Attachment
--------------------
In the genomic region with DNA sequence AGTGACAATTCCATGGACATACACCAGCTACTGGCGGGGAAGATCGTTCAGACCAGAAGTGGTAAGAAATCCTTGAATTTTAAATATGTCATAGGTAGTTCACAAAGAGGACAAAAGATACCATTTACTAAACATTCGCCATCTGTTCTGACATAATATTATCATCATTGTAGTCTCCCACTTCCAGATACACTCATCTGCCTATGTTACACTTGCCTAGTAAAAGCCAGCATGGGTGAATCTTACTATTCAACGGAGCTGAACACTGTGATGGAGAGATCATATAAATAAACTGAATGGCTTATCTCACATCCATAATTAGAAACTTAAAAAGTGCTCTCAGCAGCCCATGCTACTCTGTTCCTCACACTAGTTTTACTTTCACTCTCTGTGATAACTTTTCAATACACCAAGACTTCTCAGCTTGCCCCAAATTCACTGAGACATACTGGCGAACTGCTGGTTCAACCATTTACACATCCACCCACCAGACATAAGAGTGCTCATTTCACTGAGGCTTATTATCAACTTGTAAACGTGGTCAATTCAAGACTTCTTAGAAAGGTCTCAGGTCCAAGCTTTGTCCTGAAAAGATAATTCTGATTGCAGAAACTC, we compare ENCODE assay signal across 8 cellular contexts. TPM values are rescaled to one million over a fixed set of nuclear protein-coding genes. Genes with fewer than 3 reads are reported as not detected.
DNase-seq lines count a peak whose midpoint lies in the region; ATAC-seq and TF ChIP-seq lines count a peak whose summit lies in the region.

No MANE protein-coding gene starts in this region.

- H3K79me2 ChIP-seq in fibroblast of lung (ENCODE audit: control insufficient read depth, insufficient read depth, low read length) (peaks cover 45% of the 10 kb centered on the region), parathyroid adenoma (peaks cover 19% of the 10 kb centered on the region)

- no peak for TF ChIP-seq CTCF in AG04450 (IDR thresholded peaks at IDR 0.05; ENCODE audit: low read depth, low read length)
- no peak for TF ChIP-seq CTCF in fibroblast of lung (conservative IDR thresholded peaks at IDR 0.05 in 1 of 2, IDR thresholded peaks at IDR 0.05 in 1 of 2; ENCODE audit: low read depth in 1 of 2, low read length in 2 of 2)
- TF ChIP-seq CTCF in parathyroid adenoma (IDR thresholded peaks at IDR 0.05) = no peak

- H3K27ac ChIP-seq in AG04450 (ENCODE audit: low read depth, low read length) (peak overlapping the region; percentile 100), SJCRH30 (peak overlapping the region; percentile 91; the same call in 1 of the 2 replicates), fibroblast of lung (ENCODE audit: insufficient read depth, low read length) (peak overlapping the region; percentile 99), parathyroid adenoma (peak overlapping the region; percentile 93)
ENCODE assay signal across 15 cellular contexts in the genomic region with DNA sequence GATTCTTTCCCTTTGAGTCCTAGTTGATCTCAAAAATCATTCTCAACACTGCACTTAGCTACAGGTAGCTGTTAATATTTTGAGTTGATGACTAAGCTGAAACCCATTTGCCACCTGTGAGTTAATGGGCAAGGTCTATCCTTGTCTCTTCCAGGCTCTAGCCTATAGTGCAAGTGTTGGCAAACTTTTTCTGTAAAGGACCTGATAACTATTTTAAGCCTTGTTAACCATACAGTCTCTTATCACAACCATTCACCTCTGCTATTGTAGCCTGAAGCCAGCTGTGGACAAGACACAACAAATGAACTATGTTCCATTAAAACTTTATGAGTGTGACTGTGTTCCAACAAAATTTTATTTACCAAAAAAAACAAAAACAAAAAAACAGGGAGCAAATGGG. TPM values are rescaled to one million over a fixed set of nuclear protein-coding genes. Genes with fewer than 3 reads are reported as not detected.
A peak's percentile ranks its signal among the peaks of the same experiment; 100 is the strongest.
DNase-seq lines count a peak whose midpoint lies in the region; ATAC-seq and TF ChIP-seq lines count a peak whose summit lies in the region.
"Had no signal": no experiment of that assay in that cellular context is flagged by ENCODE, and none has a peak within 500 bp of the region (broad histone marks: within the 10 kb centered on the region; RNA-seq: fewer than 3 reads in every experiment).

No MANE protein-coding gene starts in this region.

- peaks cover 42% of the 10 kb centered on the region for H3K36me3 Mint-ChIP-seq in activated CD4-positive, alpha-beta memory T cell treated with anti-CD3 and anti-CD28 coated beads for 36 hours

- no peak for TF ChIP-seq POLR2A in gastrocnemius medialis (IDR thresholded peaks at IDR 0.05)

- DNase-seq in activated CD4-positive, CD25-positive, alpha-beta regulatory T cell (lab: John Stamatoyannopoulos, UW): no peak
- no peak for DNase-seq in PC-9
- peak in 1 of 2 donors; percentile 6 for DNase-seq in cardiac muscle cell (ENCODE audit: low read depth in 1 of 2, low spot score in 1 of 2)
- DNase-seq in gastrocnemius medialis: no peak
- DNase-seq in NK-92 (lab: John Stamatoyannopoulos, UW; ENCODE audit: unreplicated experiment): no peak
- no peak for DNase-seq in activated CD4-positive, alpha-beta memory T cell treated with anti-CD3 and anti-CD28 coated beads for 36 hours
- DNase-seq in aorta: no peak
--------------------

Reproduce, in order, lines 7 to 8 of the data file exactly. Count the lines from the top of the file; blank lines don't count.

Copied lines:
- TF ChIP-seq CTCF in parathyroid adenoma (IDR thresholded peaks at IDR 0.05) = no peak

- H3K27ac ChIP-seq in AG04450 (ENCODE audit: low read depth, low read length) (peak overlapping the region; percentile 100), SJCRH30 (peak overlapping the region; percentile 91; the same call in 1 of the 2 replicates), fibroblast of lung (ENCODE audit: insufficient read depth, low read length) (peak overlapping the region; percentile 99), parathyroid adenoma (peak overlapping the region; percentile 93)